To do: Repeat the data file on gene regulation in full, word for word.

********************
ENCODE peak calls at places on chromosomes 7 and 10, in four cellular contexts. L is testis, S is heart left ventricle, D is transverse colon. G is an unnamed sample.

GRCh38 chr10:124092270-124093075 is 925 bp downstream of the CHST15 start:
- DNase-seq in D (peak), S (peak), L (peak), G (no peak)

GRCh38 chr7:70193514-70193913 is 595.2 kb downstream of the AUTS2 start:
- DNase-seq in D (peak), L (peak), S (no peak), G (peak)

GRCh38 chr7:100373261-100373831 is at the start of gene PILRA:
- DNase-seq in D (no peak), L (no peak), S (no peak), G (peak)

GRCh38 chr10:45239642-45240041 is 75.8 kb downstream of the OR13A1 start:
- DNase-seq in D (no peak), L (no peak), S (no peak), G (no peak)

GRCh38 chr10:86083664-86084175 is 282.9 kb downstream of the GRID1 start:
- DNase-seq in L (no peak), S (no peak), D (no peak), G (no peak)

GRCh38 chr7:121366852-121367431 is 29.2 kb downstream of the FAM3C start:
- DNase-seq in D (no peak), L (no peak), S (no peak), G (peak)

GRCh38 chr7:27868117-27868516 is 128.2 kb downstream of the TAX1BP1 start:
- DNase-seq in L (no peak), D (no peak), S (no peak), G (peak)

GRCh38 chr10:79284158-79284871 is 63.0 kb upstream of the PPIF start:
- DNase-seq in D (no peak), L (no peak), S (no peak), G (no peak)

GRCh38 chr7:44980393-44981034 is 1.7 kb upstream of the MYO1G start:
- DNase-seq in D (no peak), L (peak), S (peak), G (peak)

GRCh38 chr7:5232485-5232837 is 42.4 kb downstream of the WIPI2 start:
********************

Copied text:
ENCODE peak calls at places on chromosomes 7 and 10, in four cellular contexts. L is testis, S is heart left ventricle, D is transverse colon. G is an unnamed sample.

GRCh38 chr10:124092270-124093075 is 925 bp downstream of the CHST15 start:
- DNase-seq in D (peak), S (peak), L (peak), G (no peak)

GRCh38 chr7:70193514-70193913 is 595.2 kb downstream of the AUTS2 start:
- DNase-seq in D (peak), L (peak), S (no peak), G (peak)

GRCh38 chr7:100373261-100373831 is at the start of gene PILRA:
- DNase-seq in D (no peak), L (no peak), S (no peak), G (peak)

GRCh38 chr10:45239642-45240041 is 75.8 kb downstream of the OR13A1 start:
- DNase-seq in D (no peak), L (no peak), S (no peak), G (no peak)

GRCh38 chr10:86083664-86084175 is 282.9 kb downstream of the GRID1 start:
- DNase-seq in L (no peak), S (no peak), D (no peak), G (no peak)

GRCh38 chr7:121366852-121367431 is 29.2 kb downstream of the FAM3C start:
- DNase-seq in D (no peak), L (no peak), S (no peak), G (peak)

GRCh38 chr7:27868117-27868516 is 128.2 kb downstream of the TAX1BP1 start:
- DNase-seq in L (no peak), D (no peak), S (no peak), G (peak)

GRCh38 chr10:79284158-79284871 is 63.0 kb upstream of the PPIF start:
- DNase-seq in D (no peak), L (no peak), S (no peak), G (no peak)

GRCh38 chr7:44980393-44981034 is 1.7 kb upstream of the MYO1G start:
- DNase-seq in D (no peak), L (peak), S (peak), G (peak)

GRCh38 chr7:5232485-5232837 is 42.4 kb downstream of the WIPI2 start: